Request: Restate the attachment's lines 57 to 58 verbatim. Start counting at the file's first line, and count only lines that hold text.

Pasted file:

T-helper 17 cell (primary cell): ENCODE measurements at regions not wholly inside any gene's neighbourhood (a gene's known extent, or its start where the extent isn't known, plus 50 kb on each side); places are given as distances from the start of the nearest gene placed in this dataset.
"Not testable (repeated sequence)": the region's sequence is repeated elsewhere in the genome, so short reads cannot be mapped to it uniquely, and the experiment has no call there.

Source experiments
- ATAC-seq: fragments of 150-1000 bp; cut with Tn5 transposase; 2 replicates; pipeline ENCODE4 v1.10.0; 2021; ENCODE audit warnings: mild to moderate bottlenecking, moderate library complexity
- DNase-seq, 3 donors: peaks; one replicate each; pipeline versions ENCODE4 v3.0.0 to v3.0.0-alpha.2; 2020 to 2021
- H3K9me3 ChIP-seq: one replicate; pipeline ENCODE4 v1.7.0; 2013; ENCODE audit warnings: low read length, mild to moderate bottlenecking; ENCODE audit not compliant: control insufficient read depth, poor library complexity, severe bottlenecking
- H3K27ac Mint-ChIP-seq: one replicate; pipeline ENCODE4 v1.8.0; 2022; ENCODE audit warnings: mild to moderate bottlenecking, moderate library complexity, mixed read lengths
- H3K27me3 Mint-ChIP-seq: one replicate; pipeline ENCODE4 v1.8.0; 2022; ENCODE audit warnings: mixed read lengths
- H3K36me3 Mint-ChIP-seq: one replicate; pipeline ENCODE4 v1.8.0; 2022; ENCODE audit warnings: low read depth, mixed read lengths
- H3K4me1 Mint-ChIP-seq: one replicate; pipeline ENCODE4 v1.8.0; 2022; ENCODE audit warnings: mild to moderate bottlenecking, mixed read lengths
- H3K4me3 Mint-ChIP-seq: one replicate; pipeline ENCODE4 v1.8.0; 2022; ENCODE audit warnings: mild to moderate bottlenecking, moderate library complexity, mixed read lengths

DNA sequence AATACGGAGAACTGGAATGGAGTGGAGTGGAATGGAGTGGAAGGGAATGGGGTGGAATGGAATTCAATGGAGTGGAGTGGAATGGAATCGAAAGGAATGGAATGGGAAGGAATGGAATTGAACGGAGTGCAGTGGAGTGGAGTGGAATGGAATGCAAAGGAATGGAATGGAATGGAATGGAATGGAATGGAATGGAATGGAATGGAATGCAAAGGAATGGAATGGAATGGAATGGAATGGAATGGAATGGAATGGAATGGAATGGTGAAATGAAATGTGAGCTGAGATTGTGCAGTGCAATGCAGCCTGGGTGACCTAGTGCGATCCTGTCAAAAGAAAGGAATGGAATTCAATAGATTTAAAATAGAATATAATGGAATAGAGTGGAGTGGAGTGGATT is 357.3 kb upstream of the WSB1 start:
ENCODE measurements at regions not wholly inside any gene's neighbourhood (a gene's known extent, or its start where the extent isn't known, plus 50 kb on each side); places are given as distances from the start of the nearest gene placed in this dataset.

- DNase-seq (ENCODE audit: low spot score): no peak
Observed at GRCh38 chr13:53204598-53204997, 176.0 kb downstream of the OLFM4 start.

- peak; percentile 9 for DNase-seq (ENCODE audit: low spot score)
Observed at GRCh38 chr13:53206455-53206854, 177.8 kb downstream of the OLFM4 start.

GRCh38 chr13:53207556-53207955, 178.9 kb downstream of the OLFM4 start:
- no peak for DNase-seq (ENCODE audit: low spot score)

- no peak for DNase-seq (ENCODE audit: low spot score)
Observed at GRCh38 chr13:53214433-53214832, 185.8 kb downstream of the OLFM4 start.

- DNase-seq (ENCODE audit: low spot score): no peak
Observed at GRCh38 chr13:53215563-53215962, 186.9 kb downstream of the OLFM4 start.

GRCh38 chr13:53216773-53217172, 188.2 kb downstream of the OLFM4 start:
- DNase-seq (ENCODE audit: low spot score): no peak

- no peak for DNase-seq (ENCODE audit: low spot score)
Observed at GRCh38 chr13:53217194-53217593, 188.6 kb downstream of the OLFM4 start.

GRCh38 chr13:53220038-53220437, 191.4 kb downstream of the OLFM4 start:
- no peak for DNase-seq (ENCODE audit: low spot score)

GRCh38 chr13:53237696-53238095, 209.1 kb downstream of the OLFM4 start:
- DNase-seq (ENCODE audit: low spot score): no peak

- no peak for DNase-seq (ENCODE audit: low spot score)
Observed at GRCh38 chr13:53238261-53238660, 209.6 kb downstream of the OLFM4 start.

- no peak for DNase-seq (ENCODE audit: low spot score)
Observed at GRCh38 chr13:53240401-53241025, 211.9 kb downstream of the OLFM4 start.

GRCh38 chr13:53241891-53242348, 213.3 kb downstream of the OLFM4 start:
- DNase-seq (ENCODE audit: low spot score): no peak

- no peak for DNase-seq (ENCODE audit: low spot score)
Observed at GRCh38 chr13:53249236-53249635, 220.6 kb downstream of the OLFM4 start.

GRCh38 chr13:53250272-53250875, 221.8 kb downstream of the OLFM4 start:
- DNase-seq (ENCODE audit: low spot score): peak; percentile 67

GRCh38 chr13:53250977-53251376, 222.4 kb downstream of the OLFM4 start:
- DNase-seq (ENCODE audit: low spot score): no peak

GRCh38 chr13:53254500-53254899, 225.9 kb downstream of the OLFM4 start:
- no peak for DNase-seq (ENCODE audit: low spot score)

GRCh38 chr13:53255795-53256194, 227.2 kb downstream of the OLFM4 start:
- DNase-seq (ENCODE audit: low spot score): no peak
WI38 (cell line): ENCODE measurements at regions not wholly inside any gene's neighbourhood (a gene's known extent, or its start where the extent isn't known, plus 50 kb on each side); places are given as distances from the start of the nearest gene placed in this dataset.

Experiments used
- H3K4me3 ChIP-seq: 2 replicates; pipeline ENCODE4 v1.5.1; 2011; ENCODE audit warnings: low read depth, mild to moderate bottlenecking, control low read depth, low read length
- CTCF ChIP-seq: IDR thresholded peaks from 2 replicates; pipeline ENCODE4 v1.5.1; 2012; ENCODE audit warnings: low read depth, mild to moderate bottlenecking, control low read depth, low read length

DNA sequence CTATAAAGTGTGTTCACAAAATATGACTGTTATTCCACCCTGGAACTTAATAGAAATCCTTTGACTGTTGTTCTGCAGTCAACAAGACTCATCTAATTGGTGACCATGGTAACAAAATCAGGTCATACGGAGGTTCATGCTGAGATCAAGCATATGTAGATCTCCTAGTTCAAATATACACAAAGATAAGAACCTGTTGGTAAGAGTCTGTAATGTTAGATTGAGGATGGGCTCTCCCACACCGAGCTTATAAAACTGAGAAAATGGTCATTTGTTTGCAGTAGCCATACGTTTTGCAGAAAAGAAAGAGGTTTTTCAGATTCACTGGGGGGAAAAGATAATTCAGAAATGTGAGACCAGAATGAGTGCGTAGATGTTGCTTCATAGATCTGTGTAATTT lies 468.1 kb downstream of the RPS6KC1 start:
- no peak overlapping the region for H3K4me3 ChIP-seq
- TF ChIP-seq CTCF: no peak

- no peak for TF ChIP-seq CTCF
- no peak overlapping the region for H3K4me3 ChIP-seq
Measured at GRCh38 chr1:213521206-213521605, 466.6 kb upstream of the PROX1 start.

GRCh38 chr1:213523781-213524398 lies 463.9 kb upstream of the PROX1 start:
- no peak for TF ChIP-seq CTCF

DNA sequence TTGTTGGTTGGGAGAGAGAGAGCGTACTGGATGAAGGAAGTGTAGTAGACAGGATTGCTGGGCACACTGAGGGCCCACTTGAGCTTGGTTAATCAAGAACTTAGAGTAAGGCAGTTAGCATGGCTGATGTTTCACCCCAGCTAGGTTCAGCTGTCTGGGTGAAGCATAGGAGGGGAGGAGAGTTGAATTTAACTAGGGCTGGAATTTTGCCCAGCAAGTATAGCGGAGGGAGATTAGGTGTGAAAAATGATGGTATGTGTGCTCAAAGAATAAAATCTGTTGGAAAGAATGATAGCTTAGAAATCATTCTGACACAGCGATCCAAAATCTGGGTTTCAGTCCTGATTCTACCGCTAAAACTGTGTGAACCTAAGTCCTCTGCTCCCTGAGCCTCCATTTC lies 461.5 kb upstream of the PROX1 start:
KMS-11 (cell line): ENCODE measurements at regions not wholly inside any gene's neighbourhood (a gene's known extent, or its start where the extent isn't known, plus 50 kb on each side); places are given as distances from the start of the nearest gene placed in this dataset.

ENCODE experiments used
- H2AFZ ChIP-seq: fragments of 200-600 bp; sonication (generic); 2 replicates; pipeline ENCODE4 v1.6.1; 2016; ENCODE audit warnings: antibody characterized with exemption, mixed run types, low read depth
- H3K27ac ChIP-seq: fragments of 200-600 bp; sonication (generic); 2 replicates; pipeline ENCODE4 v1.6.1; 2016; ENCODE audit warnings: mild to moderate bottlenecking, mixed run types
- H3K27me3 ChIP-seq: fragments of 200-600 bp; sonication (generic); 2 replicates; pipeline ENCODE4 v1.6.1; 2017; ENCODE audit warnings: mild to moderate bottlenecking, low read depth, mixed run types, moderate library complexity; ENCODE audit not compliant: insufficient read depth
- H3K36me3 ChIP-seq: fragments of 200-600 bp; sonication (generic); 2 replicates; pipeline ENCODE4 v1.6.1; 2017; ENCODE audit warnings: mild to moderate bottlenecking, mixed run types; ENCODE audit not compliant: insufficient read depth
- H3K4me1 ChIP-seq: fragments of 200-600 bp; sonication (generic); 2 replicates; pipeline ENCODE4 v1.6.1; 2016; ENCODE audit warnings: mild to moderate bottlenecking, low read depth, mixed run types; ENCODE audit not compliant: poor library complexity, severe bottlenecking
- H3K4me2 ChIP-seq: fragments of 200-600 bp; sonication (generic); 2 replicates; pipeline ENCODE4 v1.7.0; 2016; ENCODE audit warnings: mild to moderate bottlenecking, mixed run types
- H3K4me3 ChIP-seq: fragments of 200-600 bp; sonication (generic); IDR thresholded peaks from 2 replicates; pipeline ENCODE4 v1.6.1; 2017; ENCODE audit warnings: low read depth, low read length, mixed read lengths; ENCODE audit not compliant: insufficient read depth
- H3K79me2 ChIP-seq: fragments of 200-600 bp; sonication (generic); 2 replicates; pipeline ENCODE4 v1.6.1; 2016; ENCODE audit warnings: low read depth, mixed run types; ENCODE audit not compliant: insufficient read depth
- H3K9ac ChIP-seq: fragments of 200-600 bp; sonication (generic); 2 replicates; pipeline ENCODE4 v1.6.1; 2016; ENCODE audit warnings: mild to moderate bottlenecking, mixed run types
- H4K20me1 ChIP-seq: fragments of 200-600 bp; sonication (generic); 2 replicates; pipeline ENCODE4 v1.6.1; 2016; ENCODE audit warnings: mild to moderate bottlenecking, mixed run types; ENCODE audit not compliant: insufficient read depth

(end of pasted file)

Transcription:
Measured at GRCh38 chr1:213521206-213521605, 466.6 kb upstream of the PROX1 start.

GRCh38 chr1:213523781-213524398 lies 463.9 kb upstream of the PROX1 start: